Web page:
Documentary pulls the curtain on ballet
The Last 24 – a documentary recording the last 24 hours before members of the Dominic Walsh Dance Theater go onstage for a premier production – captures not only a raw depiction of what dancers must endure before taking the stage, but also offers an avenue for viewers to appreciate the true art form of dance.
The documentary lets viewers to witness everything ranging from ticket sales to the rigorous training dancers undergo before their premier performance of Made in Italy.
Dominic Walsh, who began gracing the Houston Ballet dance floor in 1989, has since expanded his own independent company. He said he believes the film does an excellent job encompassing where the passion of a dancer truly lies.
"You may think early on ‘Wow, these dancers go through a lot’ with the injuries and the schedule and expectations and learning all this choreography and notes, but then you get a really great feeling at the end and why we do it," Walsh said.
Walsh said the documentary was designed to give the viewers a genuine interest and appreciation for the craft.
Executive producer Ernie Manouse proposed the idea to have viewers to acknowledge the type of efforts performers endure in order to execute a spectacular show on stage.
"What I wanted to do with the show is make sure that the audience had the opportunity to really see and appreciate all the hard work that goes in to these moments (dancers) give to us as a collective community," Manouse said.
The film was recorded in a span of 24 hours. Three camera crews worked simultaneously along with the collaborative effort of many, including director Matthew Brawley and associate producer Jake Hamilton.
For Hamilton, a broadcast journalism sophomore, the experience in working for this film was a surreal one. Hamilton said one of the toughest aspects of working on the film was the grueling hours the production team underwent.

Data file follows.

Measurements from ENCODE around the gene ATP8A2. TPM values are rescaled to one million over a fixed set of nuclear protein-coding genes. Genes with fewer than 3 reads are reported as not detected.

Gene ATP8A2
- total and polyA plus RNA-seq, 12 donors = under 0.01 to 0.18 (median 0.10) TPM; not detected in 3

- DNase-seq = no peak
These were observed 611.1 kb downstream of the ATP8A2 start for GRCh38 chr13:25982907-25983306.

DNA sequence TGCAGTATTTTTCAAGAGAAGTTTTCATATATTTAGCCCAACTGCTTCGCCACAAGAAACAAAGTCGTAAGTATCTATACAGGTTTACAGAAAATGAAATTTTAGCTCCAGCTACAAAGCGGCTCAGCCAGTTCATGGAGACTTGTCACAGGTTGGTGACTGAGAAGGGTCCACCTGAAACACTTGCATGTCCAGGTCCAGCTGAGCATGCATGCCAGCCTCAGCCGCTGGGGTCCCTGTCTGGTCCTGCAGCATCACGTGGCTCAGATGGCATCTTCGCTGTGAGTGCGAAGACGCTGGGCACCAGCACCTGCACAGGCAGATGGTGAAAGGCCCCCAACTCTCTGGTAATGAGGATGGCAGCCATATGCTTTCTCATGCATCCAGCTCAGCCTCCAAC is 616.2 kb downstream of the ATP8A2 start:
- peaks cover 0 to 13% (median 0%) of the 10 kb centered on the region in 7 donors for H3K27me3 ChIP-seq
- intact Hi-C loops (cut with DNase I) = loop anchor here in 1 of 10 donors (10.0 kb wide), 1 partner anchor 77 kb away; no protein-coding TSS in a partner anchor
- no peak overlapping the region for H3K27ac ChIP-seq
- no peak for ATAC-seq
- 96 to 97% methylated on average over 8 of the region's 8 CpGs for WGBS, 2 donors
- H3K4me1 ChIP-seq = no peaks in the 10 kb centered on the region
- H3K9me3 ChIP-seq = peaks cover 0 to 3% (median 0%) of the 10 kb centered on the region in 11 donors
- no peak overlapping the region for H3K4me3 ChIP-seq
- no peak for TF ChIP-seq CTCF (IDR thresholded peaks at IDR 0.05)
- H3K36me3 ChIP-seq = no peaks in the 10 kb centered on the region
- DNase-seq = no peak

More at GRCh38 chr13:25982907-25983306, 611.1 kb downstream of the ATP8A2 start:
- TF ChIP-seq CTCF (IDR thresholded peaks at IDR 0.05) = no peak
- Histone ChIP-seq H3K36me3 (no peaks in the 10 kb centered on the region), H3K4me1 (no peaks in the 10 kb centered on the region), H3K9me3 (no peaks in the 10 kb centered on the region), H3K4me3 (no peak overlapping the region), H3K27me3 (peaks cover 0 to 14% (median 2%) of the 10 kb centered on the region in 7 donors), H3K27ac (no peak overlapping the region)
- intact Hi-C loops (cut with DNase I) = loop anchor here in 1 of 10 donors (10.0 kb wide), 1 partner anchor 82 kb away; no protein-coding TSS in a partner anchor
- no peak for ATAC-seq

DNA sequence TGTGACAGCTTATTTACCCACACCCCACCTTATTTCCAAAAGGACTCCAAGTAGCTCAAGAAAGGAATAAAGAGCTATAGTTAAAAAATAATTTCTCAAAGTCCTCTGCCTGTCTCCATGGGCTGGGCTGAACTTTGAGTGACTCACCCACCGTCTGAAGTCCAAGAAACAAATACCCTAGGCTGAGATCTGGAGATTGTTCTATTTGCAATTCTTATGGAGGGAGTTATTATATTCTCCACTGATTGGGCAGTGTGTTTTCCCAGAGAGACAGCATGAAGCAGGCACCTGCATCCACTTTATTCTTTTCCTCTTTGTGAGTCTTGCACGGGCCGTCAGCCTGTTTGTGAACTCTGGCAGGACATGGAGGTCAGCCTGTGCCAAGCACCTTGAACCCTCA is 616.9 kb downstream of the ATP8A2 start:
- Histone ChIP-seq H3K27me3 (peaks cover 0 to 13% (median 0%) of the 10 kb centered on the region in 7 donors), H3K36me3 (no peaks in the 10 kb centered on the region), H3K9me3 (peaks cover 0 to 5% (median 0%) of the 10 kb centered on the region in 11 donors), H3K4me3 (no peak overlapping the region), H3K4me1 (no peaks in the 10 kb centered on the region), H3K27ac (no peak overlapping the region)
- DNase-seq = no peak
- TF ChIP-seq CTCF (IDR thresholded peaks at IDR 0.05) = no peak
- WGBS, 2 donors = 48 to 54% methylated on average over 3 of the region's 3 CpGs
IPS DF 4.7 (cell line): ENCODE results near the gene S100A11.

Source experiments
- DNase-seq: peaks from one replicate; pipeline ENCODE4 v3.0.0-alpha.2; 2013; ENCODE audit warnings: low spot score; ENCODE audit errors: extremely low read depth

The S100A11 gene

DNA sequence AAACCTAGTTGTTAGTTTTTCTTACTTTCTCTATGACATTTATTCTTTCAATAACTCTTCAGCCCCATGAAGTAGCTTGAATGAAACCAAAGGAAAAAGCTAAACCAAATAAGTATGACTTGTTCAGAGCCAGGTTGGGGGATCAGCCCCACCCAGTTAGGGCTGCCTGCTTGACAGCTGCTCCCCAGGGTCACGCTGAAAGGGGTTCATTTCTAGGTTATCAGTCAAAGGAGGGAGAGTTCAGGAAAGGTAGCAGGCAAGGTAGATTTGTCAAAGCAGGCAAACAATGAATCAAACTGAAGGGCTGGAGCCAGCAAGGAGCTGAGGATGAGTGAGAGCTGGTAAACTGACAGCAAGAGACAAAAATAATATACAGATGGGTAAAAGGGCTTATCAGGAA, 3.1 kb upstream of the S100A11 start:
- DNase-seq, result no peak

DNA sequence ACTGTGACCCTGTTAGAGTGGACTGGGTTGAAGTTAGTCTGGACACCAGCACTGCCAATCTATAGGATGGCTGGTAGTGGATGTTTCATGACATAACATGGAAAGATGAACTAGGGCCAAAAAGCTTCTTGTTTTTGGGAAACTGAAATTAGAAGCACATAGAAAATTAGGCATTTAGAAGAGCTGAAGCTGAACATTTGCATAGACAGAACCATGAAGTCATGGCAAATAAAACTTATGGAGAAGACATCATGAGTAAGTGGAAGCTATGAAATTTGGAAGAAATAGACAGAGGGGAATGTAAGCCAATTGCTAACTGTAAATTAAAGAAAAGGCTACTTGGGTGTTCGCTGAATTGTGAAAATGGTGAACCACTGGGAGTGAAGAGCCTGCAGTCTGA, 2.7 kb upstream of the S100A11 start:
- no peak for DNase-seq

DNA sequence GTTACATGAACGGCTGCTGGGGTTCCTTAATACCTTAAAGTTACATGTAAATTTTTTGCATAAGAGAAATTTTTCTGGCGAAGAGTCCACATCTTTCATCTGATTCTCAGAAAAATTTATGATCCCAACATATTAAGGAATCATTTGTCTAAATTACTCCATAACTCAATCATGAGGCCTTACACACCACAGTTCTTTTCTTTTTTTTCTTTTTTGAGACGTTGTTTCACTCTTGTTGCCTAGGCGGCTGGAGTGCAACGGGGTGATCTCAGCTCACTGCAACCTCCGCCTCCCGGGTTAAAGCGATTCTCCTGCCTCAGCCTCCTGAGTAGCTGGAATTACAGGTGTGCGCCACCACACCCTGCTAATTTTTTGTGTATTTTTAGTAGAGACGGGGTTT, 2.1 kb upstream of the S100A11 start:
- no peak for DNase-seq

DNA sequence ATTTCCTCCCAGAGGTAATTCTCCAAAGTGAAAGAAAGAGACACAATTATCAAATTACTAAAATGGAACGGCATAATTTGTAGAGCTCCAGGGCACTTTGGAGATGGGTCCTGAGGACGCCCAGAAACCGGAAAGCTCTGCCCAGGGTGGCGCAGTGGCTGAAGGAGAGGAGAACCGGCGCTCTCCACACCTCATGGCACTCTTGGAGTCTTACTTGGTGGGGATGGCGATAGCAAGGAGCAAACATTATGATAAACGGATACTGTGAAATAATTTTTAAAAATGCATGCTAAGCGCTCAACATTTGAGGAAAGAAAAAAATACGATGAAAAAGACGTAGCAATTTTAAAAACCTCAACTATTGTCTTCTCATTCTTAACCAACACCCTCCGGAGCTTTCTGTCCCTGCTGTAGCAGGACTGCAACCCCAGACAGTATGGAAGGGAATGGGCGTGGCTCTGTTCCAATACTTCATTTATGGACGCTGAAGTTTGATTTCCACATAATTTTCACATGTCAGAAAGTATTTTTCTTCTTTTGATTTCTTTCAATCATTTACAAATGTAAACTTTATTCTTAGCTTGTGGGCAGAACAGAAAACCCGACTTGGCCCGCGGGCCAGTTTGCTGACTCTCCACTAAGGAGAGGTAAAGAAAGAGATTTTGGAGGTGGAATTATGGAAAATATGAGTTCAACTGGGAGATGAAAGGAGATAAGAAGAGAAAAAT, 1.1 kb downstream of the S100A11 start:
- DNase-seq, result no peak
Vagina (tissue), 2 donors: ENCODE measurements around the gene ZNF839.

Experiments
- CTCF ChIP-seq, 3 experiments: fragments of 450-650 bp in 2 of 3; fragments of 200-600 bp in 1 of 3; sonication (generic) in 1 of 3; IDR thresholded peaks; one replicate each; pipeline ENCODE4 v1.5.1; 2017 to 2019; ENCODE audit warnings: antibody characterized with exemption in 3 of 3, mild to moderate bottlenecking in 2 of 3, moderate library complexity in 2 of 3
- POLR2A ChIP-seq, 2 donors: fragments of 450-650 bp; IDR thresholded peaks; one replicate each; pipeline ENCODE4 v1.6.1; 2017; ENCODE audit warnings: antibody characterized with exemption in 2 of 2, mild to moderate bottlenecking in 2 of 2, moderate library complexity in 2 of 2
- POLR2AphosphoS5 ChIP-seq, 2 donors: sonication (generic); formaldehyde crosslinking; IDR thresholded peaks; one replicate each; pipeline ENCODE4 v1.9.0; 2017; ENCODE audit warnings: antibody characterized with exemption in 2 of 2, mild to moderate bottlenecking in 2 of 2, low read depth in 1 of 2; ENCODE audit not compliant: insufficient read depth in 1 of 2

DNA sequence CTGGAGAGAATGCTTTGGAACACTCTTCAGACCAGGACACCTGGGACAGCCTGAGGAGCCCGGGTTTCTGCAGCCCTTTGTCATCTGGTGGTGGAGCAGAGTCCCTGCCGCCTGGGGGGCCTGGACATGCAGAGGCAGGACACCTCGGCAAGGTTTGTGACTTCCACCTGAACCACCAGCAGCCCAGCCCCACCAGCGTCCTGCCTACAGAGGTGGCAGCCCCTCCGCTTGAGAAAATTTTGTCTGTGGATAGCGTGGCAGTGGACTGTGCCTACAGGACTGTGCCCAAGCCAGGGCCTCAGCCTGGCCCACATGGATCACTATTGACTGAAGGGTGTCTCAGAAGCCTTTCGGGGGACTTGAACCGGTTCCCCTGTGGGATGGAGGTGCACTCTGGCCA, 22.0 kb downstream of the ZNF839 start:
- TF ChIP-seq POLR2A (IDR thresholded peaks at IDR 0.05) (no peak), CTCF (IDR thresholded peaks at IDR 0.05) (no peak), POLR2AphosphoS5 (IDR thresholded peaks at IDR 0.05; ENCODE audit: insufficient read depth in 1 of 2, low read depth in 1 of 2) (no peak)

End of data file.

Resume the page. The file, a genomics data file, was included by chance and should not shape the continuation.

"After we wrapped, I think that’s when it really sunk in for all of us, and what we had just done in the past 24 hours," Hamilton said. "Now that it’s finally airing we have a lot of positive feedback and we’re proud to be a part of that," Hamilton said.
Hamilton wrote for the Houston Chronicle as a film critic and used it as a stepping stone into an associate producer role.
He endured a demanding schedule that began with classes at 8 a.m. and ended nearly 24 hours later. Filming began sharply at 7:30 p.m. and lasted until 7:30 p.m. the next evening.
"We had to work so fast, there wasn’t much down time while filming," Hamilton said.
The experience exceeded all expectations, he said, and gave him the experience necessary to succeed beyond the coridors of campus.
"It was an amazing opportunity and I’m grateful (Manouse) gave me that opportunity."
Many times reality programs don’t always take a clear approach in presenting the full picture, but Walsh believes this isn’t the case in The Last 24.
"It’s a very honest portrayal and are valid issues that valid directors and dancers go through and makes the art form that much more interesting to be able to see it in this sort of reality documentary format," Walsh said.
The Last 24 will debut at 9:30 p.m. today on PBS with an encore at 10:30 p.m.